Prop walk is an interesting marine phenomenon that occurs when a yacht or boat’s propeller generates a sideways force or movement as it is drives forward or backwards. This lateral movement can make it challenging for boat operators when they try and manoeuvre their vessels, especially at low speed or when docking.
It is usually associated with boats that use a single screw propeller and the magnitude of the effect can vary depending on several factors, including the design of the boat, the type and size of the prop, and the engine’s power.
Some key points about prop walk include:
- Direction: When your propeller spins in gear, it produces thrust that drives the boat forward. However, props are far from 100% efficient, so some of that forward thrust will also be converted to a sideways force.At high revolutions per minute (RPM), the ratio of the forward thrust to the sideways force is overwhelming, and prop walk becomes negligible. But when a boat’s speed is close to idle, the forward thrust is less pronounced, and prop walk will visibly swing the stern.Prop walk can occur in either a port or starboard direction, depending on the specific boat and propeller design. When a boat is put into gear (forward or reverse), it may move to one side rather than going straight.A single right-handed fixed propeller will tend to push the stern of a vessel to starboard when going forward and to port when going in reverse.
- Causes of Prop walk: Prop walk is primarily caused by the way water flows over the blades of the propeller. As the propeller rotates, it creates a flow of water, and this flow can exert a sideways force on the stern of the boat, causing it to move to one side.The sideways force can be further exacerbated if the prop is not parallel to the water’s surface. In fact, most sailboat shaft angles will be between 8 and 14 degrees and therefore the thick twist of the blades act like a paddlewheel, creating a sideways thrust away from the spin direction.If you want to see this effect on your own boat, find an open water spot on a calm day. Drop your boat into reverse and leave it to idle in the water with the rudder centred. Now wait. Almost all boats will walk. At the extreme level, a boat will spin full circle if you let it.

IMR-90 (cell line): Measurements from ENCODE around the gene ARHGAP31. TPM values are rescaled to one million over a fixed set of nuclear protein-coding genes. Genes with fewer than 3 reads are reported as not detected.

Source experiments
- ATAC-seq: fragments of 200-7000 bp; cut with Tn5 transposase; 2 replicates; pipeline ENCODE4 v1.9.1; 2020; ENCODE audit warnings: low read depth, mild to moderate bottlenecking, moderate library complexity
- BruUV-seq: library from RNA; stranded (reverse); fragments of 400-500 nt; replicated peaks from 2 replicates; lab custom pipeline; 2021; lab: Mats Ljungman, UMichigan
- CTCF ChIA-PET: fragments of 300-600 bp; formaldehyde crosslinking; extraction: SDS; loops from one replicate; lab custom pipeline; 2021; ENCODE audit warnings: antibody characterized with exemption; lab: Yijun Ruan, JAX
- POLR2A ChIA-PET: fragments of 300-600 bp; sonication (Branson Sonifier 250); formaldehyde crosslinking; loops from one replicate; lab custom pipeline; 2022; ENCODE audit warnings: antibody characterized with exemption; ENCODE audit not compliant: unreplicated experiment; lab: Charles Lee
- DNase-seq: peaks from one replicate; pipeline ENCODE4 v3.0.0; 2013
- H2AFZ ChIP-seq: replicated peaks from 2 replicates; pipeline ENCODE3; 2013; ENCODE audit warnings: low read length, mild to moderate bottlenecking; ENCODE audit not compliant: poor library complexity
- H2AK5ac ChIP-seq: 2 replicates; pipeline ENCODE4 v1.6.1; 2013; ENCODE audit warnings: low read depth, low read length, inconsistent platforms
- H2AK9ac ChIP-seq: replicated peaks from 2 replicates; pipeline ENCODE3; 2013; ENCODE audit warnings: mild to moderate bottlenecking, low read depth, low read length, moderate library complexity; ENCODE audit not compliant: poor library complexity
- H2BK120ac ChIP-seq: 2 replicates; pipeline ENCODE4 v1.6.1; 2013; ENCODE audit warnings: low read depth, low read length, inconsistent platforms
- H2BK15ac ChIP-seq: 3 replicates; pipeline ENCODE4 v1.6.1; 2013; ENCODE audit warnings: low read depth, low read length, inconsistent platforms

- Resistance to Steering: Prop walk can create resistance to turning the boat’s wheel or tiller. When trying to make a turn while at low speeds, you may feel the boat resisting your efforts to steer in the desired direction. This can make turning and manoeuvring more challenging.
- Sensation of Drag: Some boat operators describe prop walk as a feeling of drag or resistance on one side of the boat, which can make it feel sluggish or less responsive to steering inputs.
- Effect on Manoeuvring: Prop walk can be used to your advantage when manoeuvring your boat. However, for inexperienced operators, prop walk can be challenging to control and may lead to difficulties in docking or navigating in close quarters.Skilled operators learn to anticipate and harness prop walk to assist in making tight turns or docking in specific situations. For example, when doing low-speed manoeuvring coming into dock, your prop walk can act almost like a low power stern thruster.
Tips for using Prop Walk for close quarter manoeuvring
- Use Short Bursts of Power: When manoeuvring in tight spaces, use short bursts of power rather than prolonged, continuous throttle. This method gives you better control over the boat’s movement and allows you to make adjustments more easily.
- Practice in an Open Area: If you’re new to a boat with prop walk or need to build up some confidence in handling, practice in a safe, open space. Try using different throttle settings and steering inputs to see how your boat responds.
- Experiment with Propeller Settings: Experiment with different propeller settings to see if adjusting the pitch or angle can help mitigate the effects.
- Use Bow Thrusters: Some boats are equipped with bow thrusters, which are small, sideways-facing propellers at the front of the boat. These can be used to counteract the lateral force of prop walk and make manoeuvring easier.
- Learn to “Walk” the Boat: A skilled boat operator can use prop walk to their advantage by using it to pivot the boat in tight spots. To do this, engage forward or reverse power and then shift into neutral while using bursts of throttle to control the direction and degree of turn.
- Practice Docking: Propeller walk is often most noticeable and challenging when you are trying to dock. Practice docking in various conditions and at different docks to become proficient. Don’t forget to use fenders and lines to protect your boat and minimise any damage when you are practicing.
It is important for boat operators to understand how prop walk can affect the manoeuvrability of a boat. However, with a bit of practice, you will become more confident in your ability to handle your boat in various situations, including tight manoeuvres and docking.